Aircraft inspections are a crucial element of aircraft maintenance to ensure that an aircraft is airworthy, efficient, and safe. The FAA (Federal Aviation Administration) also requires airplanes to get routinely inspected for them to be qualified to fly. A well-maintained plane delivers peak performance and suffers fewer breakdowns. Postponing or neglecting plane inspections can pose a risk to passengers. Moreover, a malfunction may lead to serious damage to an aircraft. Inspections help in discovering damaged components and worn parts before an issue arises.

Two chief types of aviation maintenance inspections are required for a Part 91 aircraft – the 100-hour inspections and the annual inspection. You are required to do only one inspection or both is determined by whether your aircraft carries passengers for hire.

Both the inspections include the same elements. The difference lies in who is authorized to carry them out and the inspection frequency.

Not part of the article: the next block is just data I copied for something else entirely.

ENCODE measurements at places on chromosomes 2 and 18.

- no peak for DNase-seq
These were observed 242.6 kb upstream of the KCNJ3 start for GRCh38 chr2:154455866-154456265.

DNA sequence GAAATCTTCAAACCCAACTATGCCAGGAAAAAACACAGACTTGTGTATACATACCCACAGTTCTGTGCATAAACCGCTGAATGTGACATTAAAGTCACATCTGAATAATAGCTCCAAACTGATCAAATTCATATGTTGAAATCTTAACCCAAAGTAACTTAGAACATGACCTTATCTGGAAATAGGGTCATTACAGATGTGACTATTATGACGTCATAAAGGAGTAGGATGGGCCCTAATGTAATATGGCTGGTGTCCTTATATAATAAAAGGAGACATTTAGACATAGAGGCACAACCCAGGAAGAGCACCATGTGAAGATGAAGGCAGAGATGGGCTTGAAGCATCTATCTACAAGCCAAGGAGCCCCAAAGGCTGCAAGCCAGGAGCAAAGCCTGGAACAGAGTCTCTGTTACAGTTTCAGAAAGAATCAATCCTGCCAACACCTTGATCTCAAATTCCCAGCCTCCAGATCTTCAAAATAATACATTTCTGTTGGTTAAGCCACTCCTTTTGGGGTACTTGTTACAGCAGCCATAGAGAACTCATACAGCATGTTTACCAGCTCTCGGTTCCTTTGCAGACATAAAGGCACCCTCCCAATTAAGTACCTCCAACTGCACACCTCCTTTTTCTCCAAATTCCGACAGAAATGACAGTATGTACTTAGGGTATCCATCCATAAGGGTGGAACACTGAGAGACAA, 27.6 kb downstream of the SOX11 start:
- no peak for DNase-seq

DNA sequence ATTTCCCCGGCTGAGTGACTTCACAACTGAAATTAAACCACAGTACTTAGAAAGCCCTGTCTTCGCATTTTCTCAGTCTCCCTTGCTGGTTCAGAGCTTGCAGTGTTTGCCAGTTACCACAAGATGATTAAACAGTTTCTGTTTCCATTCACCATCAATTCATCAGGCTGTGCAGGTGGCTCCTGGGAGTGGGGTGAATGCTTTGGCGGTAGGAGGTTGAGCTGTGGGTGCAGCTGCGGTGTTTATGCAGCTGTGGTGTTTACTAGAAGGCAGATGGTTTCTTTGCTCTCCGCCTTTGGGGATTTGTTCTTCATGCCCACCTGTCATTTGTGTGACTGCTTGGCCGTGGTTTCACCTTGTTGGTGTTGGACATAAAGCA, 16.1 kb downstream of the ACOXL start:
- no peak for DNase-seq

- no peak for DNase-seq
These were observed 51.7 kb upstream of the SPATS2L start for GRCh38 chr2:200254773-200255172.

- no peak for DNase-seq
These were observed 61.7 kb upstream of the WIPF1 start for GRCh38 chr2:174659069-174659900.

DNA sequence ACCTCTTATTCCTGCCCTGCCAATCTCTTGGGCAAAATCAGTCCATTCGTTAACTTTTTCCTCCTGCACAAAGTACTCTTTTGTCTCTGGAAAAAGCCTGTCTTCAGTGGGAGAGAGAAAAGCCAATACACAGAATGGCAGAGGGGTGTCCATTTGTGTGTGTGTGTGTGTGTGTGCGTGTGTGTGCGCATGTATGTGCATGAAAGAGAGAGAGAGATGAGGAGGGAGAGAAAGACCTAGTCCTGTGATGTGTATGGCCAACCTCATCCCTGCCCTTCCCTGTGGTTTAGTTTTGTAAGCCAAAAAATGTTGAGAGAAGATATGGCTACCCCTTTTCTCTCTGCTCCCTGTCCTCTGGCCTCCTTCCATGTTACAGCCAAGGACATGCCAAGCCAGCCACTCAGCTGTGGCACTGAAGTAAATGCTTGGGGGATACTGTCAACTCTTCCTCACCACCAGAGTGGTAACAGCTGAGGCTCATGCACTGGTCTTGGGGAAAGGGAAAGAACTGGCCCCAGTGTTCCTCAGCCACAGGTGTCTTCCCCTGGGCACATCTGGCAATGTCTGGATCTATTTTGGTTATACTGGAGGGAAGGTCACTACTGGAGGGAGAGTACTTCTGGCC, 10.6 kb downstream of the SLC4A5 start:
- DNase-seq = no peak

Additionally, various equipment inspections are required besides the 100-hour and annual inspections.

Let’s have a look at the different inspections required for aircraft maintenance.

Annual Inspection

Most of the general aviation aircraft need an annual inspection. However, some airplanes are excluded that:

Possess a provisional certificate of airworthiness

Possess a current experimental certificate

Possess special flight permit; or

Use an approved plan for progressive inspection

The annual inspection must be completed as well as endorsed properly within the preceding 12 calendar months by a mechanic carrying an inspection authorization (IA). If the annual of an aircraft is endorsed on March 15, 2012, for example, the next annual for the aircraft is due prior to April 1, 2013. The aircraft, otherwise, shall require an authorization (like a ferry permit) for flying.